St. James the Greater

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St. James the Greater, Apostle

St. James, who is surnamed the Greater because he was called to the Apostolate earlier than the other Apostle of the same name, was born in Galilee. He was the son of Zebedee and of Mary Salome, and a brother of the holy Apostle, St. John, the Evangelist. One day, when he sat with his father and his brother in a boat, mending the nets, Christ passed by, and said to him and his brother only these few words: “Follow me!” Immediately obeying, James and John left the boat and their father, and followed Him, remaining constant to Him, until His bitter passion. St. Epiphanius testifies that St. James always lived in celibacy, and it is known from the Gospel that he was one of the most intimate disciples of the Saviour; for on several occasions, when no other Apostle was admitted, James was present with Peter and John; for instance, when Christ raised to life the daughter of Jairus; during His transfiguration on Mount Thabor, and when, at a distance from the others He performed His holy prayers in the garden of Gethsemane, sweating blood in His agony.

St. Mark relates that Christ called James and his brother, on account of the vehemence of their zeal, “Boanerges,” or children of the thunder, because they announced the Gospel with such earnestness, that their voices penetrated the hearts of men, like the rolling of the thunder, and moved them to recognize and receive the truth. St. Luke narrates that once, when the Samaritans would not allow Christ to enter into their city, James and John were so indignant at the insult offered to their beloved Master, that they said to Him: “Lord, wilt thou that we command fire to come down from heaven and consume them?” But Christ, rebuking them, said: “You know not of what spirit you are. The Son of Man came not to destroy souls, but to save.” By these words, He intended to teach them that the spirit of Christianity and of the Gospel was no spirit of vengeance, but one of love and gentleness; more intent upon the salvation of men than upon their punishment.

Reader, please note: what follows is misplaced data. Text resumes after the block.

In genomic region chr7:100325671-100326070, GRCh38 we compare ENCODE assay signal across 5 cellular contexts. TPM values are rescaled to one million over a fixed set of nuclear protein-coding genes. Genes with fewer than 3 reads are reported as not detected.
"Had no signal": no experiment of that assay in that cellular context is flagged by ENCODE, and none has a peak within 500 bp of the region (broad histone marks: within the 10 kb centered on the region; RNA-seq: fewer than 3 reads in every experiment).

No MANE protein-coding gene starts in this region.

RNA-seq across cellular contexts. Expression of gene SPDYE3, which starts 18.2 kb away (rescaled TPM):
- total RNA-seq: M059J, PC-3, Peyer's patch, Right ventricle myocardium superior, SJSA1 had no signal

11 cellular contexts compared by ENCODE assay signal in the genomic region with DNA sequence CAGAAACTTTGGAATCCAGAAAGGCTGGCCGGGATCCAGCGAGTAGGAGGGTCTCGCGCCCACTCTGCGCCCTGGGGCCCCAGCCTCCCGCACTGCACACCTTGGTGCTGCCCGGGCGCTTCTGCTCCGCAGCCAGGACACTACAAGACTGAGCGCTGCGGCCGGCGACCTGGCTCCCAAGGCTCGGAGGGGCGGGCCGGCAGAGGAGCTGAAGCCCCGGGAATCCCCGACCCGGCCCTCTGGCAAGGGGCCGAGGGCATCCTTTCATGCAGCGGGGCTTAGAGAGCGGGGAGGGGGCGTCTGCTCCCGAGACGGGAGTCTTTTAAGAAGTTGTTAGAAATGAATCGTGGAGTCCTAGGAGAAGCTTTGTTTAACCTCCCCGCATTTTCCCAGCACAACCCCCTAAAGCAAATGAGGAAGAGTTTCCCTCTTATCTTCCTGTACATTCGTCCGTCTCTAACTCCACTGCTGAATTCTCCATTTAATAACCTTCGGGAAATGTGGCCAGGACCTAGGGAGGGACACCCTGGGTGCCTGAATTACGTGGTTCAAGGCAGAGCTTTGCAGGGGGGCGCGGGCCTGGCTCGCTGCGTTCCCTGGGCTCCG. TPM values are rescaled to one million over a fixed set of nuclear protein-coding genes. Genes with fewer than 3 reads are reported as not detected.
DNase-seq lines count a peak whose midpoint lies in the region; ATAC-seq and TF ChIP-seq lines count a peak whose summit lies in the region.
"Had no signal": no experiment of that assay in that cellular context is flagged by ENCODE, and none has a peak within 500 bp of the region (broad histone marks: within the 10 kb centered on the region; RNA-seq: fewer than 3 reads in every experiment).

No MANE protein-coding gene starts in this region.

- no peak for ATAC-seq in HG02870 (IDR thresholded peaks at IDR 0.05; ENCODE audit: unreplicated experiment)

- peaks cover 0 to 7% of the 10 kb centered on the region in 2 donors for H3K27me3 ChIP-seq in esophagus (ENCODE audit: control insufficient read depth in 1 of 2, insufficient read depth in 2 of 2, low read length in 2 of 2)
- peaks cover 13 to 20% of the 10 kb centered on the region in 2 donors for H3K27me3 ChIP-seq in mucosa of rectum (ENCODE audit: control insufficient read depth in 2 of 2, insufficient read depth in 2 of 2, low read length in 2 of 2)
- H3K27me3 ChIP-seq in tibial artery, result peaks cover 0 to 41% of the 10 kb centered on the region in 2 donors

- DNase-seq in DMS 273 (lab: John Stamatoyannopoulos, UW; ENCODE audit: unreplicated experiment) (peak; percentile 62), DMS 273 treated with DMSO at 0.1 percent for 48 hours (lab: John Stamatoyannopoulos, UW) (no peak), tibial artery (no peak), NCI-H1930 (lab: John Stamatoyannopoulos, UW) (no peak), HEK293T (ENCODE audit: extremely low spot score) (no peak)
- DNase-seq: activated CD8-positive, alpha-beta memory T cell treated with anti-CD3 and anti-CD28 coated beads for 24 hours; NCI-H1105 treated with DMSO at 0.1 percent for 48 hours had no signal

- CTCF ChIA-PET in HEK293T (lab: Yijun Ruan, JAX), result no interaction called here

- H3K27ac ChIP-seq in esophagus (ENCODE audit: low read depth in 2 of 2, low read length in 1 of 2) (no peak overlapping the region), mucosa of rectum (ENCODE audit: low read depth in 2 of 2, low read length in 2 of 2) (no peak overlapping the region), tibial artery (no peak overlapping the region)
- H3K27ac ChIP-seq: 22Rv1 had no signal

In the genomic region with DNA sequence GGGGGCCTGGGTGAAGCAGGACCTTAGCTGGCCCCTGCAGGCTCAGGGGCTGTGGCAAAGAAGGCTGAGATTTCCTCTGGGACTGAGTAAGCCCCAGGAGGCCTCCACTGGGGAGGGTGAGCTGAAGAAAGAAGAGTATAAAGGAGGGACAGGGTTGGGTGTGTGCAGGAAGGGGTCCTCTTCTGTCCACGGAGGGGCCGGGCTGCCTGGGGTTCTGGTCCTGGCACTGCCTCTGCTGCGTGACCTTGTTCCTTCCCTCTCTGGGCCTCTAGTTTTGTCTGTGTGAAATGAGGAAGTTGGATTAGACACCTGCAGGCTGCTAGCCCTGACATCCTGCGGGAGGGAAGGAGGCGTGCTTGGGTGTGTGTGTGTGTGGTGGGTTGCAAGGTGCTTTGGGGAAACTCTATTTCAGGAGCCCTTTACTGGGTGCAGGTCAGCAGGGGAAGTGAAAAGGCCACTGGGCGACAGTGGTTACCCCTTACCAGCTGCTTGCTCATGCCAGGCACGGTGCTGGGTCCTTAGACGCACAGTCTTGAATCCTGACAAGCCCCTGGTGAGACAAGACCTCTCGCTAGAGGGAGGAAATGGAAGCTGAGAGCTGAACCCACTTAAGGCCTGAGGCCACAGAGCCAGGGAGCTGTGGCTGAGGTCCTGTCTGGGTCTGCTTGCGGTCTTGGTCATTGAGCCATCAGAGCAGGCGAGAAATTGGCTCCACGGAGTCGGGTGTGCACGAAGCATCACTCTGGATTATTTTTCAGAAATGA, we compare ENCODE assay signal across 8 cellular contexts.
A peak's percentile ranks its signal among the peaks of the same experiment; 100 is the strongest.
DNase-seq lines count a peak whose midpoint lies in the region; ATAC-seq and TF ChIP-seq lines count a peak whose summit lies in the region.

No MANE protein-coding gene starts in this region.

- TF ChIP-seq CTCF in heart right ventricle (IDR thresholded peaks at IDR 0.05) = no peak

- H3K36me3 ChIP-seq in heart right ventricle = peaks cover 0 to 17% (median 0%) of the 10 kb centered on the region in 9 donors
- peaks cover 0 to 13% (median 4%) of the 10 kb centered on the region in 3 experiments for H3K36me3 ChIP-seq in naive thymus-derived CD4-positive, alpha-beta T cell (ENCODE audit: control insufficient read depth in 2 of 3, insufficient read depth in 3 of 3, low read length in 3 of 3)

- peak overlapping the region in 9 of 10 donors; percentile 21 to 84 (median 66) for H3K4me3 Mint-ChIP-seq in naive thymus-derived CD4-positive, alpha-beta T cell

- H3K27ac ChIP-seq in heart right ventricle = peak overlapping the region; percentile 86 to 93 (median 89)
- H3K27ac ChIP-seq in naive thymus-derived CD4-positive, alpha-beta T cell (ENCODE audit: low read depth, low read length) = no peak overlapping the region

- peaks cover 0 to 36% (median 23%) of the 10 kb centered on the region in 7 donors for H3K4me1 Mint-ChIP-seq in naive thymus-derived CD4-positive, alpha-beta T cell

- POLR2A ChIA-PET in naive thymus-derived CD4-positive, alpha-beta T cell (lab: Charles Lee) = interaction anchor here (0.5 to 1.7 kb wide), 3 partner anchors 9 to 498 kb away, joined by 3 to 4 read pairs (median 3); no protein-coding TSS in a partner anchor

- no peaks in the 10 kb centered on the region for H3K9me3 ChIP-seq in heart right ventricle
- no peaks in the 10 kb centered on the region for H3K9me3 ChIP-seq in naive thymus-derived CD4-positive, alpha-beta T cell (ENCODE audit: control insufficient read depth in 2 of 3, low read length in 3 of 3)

In the Gospel of St. Matthew, we read that the mother of James and John had come to Christ, asking Him to place one of her sons on His right hand, the other on His left in His kingdom. The Saviour reproved the two Apostles for their ambition, saying: “You know not what you ask.” After this, He asked them: “Can you drink of the Chalice that I shall drink?” And they resolutely replied: “Yes, we can.” They verified their words by their deeds; for they suffered much for Christ’s sake, as is seen in their lives. St. James, soon after the ascension of the Lord and the coming of the Holy Ghost, preached at Jerusalem, at Samaria and in all Judaea. After this, he went to Spain and did the same with unabating zeal. How long he remained there, and how he succeeded in disseminating the Christian faith is not known. At Saragossa, they show a Church which, according to tradition, was built by this holy Apostle; and the cause of its erection is said to have been as follows:

The Saint one night left the city with his disciples and went to the banks of the river Ebro, to offer his prayer there undisturbed. Suddenly the Blessed Virgin, who at that time was still on earth, appeared to him, surrounded by many angels. James recognized her immediately, and, falling on his knees before her, honored her as the Mother of his Redeemer. She said to him: “Thou shalt build upon this place, a Church in my honor; for I know that the inhabitants of Saragossa will conceive an especial devotion to me, for which reason I will henceforth protect them.” James obeyed her words, and erected a Church which although small at the beginning, was afterwards enlarged and rebuilt in its present form. This Church is still called the “Church of the Pillar of St. Mary,” because the Blessed Virgin appeared to the Apostle on a pillar which yet remains.

After some years, St. James returned with several disciples to Jerusalem. Of the latter, seven became bishops in the course of time, and were sent back to Spain to convert the inhabitants of that noble land. He himself labored with great zeal, both at Jerusalem and in the surrounding country, for the conversion of the Jews. Many were brought by him to the Christian faith, while others became so enraged at him, that they determined to make away with him. The better to accomplish this, they took, to aid them, two magicians, Hermogenes and Philetus, requesting them to have a public discussion on religion with St. James and to disgrace him before the people. Should they, however, not succeed in this, they were to send some evil spirits to torment him. Philetus began; but was so convinced of his error by the Apostle, that he asked his pardon on bended knees, and became a convert to the Christian faith. Hermogenes, greatly incensed at this, conjured the devils by his magic and commanded them to bring the Apostle and Philetus to him in chains.